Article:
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Learning module: managing surgical wounds after an operation

Learning module: managing surgical wounds after an operation

Specialist nurse Amy Verdon provides an update on how to manage surgical wounds post-operation

In England approx. 11 million surgical procedures are carried out each year in acute hospital settings. Patients attending these acute settings for their surgery will most likely receive all or part of their post-operative wound care in the community setting. 

With that in mind it is essential that health professionals in community settings feel equipped with the knowledge and skills to manage these wounds, recognise when there are signs of complications and understand what actions should be taken to optimise wound healing potential. 

This module will update you on:

  • Problems and complications during the post-operative phase of wound healing
  • Regular wound assessments and identifying infection
  • Potential issues in a community setting

Caring for a wound post operatively that is healing by primary intention should follow a predictable pattern of wound healing phases including vascular, inflammation, proliferation and epithelisation and finally maturation of the wound.  

Dressings should be left in place for a minimum of 48 hours post operatively unless there are concerns about the wound and complications developing . Patients should be advised they can shower safely after 48 hours. Dressing changes should be kept to a minimum to avoid disrupting the wound healing process.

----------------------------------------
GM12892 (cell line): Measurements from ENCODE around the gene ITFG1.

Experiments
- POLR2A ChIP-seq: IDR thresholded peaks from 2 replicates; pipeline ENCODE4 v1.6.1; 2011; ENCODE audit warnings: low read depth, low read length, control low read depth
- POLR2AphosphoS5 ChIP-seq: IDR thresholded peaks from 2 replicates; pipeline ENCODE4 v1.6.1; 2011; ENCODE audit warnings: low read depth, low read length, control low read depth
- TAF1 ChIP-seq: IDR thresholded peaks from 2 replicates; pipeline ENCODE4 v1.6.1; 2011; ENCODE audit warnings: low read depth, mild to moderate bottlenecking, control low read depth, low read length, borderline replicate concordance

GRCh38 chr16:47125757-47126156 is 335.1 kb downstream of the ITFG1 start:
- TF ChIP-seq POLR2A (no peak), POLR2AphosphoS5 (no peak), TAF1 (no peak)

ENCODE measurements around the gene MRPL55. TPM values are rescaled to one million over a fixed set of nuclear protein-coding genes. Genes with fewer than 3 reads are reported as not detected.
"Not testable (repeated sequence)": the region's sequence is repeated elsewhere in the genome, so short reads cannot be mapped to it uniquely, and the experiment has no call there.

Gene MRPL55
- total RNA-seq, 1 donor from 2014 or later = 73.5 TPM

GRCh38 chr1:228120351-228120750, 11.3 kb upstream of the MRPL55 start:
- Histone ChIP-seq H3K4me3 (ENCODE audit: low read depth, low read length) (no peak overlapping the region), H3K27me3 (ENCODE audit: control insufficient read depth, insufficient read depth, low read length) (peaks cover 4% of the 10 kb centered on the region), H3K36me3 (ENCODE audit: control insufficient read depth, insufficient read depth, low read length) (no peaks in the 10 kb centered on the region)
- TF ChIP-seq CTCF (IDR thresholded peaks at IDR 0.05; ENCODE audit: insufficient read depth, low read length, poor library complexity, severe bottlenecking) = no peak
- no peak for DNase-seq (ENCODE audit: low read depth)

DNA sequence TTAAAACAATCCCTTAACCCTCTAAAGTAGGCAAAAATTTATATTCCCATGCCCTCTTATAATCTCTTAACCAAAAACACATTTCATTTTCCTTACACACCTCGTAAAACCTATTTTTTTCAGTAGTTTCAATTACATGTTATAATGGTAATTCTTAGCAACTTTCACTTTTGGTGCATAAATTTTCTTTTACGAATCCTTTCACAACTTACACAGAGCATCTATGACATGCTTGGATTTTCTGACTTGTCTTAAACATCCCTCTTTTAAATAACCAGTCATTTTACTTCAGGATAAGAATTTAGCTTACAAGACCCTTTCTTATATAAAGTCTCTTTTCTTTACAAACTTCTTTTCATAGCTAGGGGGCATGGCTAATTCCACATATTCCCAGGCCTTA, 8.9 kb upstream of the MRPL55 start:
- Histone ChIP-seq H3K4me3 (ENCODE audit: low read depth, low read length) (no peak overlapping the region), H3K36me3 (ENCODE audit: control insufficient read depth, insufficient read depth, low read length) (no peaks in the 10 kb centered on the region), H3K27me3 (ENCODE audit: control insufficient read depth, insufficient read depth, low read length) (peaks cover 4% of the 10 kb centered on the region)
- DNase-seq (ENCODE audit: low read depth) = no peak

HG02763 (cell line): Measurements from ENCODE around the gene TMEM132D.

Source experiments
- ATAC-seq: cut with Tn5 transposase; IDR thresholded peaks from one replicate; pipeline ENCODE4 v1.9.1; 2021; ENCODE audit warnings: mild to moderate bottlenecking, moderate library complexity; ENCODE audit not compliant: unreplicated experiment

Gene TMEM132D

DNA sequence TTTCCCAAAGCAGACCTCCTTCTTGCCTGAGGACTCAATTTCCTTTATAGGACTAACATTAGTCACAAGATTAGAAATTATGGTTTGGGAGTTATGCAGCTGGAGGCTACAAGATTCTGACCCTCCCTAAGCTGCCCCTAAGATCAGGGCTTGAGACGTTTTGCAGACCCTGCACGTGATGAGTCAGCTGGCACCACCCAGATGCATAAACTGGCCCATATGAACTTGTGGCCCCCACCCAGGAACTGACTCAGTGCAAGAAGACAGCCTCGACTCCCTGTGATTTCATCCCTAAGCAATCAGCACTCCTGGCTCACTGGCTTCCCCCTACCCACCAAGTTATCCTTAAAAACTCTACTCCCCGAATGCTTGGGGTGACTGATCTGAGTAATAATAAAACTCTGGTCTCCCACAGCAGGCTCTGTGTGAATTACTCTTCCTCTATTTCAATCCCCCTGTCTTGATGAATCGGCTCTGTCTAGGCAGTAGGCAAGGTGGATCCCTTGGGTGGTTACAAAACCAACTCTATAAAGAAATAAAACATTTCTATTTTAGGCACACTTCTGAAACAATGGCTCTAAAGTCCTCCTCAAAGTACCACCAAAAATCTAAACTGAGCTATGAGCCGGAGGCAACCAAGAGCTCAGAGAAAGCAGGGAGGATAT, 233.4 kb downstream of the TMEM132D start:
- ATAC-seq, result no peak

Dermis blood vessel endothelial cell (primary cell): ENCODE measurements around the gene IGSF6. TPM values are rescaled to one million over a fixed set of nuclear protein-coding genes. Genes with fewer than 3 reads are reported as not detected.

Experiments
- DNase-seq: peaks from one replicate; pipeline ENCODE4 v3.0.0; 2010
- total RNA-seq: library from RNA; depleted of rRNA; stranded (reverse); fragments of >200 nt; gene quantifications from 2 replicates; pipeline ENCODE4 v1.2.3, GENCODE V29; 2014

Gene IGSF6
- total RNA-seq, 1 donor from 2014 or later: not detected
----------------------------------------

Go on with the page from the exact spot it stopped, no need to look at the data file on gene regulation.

If infection is suspected/confirmed, then appropriate antibiotics should be prescribed and administered. Locally at the wound bed, a thorough wound cleanse, with sterile saline for the first 48 hours and tap water after that (NICE 2013) helps to reduce bacteria and provides much needed psychological care for the patient. Use of antimicrobial dressings (such as those containing silver, iodine or honey) are helpful to reduce bacterial load in the wound bed as well as reducing odour, debriding and controlling exudate.

Patients being cared for post operatively will most commonly be cared for in practice nurse settings with staff who have good knowledge of normal wound healing and how to facilitate this. However, if patients don’t follow the usual pattern of wound healing and the clinician caring for the patient has concerns and requires additional advice and support then there may be various options available locally, including referring back to the surgeon who performed the procedure. Or they may be able to access specialist wound care advice such as a Tissue Viability Specialist.   

Tissue Viability Services may be based in clinics at local health centres, they may be able to offer a domiciliary visit to patients in their own homes alongside district nurses or in GP practice settings alongside a practice nurse. 


Amy Verdon, clinical nurse specialising in tissue viability at University Hospitals Coventry and Warwickshire NHS Trust.

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